If you’ve ever been anywhere near a gym it’s likely you’ll have turned the idea of investing in a personal trainer over in your head. It makes sense. With the right person supporting and guiding you in your training, surely you can accelerate progress and boost performance?

But does it really mean you should invest in a personal trainer?

Here we explore the key things you need to consider before making your next move with Lifestyle Coach and Owner of Breathe Fitness, Anthony Mayatt.


Completely new to training or not seeing the results you want?

“If you’re unsure how to reach your health goal, a personal trainer is a great option,” says Anthony Mayatt.

“Your trainer will guide you during and away from your sessions. They will take you out of your comfort zone to make sure you keep improving. They will see you as an individual and not a generic person, and tailor a program especially for you.” The big question you need to ask yourself is: What am I trying to achieve?

Reasons for training include:

  • Lose weight/fat
  • Build strength
  • Gain muscle
  • Improve endurance
  • Improve joint flexibility
  • Improve athletic performance

There are endless approaches to training. It’s only when you know what your personal objective is can you make a realistic call on whether you can achieve it on your own.


If you’re unsure about the time and financial commitment a personal trainer brings, jumping in at the deep end may not be the right answer.

“There’s plenty of free and accessible information out there to help get you on track,” says Mayatt. Trainers need to see the dedication and personal investment that tells them you won’t be there a week or two, and then disappear. If you have money concerns or don’t feel ready to fully commit to your health project, I wouldn’t worry about getting someone on-board.

Take the time to do your homework, and be honest with yourself. What sort of program should you expect? How many hours are you going to need to put in to hit your goals? How many evenings and mornings are you willing to sacrifice? Be realistic. Make some provisional enquiries if you need to.

If you’re comfortable with going it alone, be sure to support your training with ongoing research on exercises, techniques, approaches and nutrition. There’s nothing less productive, and potentially harmful, than going into the gym blind and making it up as you go along.


Many who take the plunge too early find themselves with a trainer who doesn’t deliver on their early promises. Investing in the wrong trainer can be an incredibly de-motivating experience, and often deters people from their program completely.

Horror stories are avoided when you ask the right questions from the start. If you’re thinking about engaging with a local trainer, make sure you get to know their background before you commit to anything.

“Find out what qualifications they have,” says Mayatt. “People often forget to ask this, yet it’s so important. There are some really bad personal trainers out there who don’t have the proper training, or haven’t maintained and refreshed their knowledge”.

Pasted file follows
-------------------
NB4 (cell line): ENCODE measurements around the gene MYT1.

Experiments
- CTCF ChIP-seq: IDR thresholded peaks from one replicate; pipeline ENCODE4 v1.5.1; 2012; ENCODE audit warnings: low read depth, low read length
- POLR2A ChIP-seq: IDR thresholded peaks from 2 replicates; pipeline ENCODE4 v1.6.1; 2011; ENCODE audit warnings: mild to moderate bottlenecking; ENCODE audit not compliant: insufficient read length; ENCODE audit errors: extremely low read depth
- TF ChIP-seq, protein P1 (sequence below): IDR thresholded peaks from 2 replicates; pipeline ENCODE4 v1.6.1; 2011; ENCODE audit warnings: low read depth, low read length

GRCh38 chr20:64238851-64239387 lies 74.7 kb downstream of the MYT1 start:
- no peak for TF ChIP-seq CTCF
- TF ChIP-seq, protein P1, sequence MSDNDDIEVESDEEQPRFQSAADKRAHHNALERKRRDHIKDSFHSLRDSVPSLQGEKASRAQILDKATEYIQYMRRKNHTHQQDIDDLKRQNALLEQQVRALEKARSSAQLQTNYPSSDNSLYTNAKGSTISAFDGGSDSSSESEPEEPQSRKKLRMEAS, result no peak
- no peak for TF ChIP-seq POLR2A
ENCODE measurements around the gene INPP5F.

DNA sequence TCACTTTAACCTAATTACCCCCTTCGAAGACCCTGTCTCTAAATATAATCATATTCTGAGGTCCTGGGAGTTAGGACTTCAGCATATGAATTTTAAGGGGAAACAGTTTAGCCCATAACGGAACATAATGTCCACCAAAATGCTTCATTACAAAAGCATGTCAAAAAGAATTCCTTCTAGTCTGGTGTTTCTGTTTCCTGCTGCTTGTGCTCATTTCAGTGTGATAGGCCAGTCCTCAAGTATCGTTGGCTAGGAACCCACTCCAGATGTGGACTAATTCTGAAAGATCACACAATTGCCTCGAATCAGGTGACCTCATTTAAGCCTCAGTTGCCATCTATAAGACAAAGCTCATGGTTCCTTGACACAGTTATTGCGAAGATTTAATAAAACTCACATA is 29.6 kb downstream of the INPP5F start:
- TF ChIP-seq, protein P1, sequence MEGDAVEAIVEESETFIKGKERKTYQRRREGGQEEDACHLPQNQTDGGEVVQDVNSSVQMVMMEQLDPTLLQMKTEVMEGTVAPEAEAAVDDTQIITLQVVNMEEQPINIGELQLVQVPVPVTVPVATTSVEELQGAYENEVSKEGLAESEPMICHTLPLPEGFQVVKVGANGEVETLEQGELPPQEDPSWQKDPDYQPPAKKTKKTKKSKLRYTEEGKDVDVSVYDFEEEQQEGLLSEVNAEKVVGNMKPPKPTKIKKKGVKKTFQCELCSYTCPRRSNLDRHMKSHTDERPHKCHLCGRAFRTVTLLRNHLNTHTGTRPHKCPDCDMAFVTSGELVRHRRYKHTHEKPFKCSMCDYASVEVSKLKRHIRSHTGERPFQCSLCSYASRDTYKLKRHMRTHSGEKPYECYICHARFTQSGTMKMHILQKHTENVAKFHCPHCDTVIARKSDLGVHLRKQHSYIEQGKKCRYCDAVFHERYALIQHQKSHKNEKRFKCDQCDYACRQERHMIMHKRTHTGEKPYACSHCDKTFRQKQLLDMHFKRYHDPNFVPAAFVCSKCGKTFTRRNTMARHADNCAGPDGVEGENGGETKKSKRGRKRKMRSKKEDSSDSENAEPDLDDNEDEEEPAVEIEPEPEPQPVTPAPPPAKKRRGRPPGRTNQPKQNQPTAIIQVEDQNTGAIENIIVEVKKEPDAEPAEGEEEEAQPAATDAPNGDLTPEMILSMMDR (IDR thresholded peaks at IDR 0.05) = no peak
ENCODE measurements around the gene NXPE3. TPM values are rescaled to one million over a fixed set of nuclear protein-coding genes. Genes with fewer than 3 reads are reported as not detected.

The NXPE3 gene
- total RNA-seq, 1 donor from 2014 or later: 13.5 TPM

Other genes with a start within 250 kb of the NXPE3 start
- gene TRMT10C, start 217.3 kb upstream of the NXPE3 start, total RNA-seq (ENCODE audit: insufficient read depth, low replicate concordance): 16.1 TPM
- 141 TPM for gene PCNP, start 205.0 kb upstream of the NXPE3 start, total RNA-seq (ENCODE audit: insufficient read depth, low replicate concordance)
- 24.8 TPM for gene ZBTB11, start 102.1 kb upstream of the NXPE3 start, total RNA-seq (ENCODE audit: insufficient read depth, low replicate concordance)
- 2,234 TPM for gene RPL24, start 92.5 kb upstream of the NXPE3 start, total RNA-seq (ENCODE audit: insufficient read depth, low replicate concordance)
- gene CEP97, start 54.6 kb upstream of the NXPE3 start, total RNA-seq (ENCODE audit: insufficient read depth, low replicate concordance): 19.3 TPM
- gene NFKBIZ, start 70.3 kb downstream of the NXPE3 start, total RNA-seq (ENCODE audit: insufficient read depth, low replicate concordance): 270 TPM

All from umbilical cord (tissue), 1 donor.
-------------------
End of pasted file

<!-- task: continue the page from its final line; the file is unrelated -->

Mayatt also recommends using a trainer’s track record as a measure for whether you should take things any further with them. “Look for proof of success. Ask to see before and after photos, and testimonials from previous and existing clients. You want to make sure you are in good hands.”


We often hear stories from people in the sports community, about the years they spent hitting the same performance levels, but never seeing any real progress. Only when they made the decision to enlist a trainer or coach did they see the physical development they wanted.

Downtime Podcast host and mountain biker, Chris Hall, understands these frustrations all too well and is a great example of how a trainer can unlock the next stage of your progression.  

“Three years ago I got some training programmes from a qualified strength and conditioning coach, and took some mountain bike skills coaching,” he writes. “These two relatively small changes have transformed my riding. Not only am I faster, but I am enjoying my riding even more, something that I didn’t think was possible.”

This is where personal trainers can change everything.

Getting yourself on the road to transformation starts with small changes that add up to your end goal.

Not only will a good personal trainer give you the tools and knowledge to train smarter, they’ll also help to bring a balance to your wider routine.

“People are always at their most motivated in the first few weeks, but that can fade for a number of reasons,” says Anthony Mayatt. “Personal trainers should help their clients to make positive lifestyle changes outside of their training schedule. For example, a healthy sleeping pattern and optimum hydration habits can help sustain that early energy and enthusiasm.”


Should you invest in a personal trainer?

The benefits are pretty obvious here. But before you make your next move you need to ask yourself: “How committed am I to achieving my health goals?”

Hitting your goals doesn’t happen overnight, it’s a journey that requires focus, dedication, and a willingness to transform your day-to-day lifestyle. If you’re ready to do that, then connecting with a personal trainer may well be the best thing you ever do.

Anthony Mayatt is a Personal Trainer, Sports Science Graduate and Owner of Breathe Fitness Personal Training. Follow Anthony on Instagram: @breathefitnessuk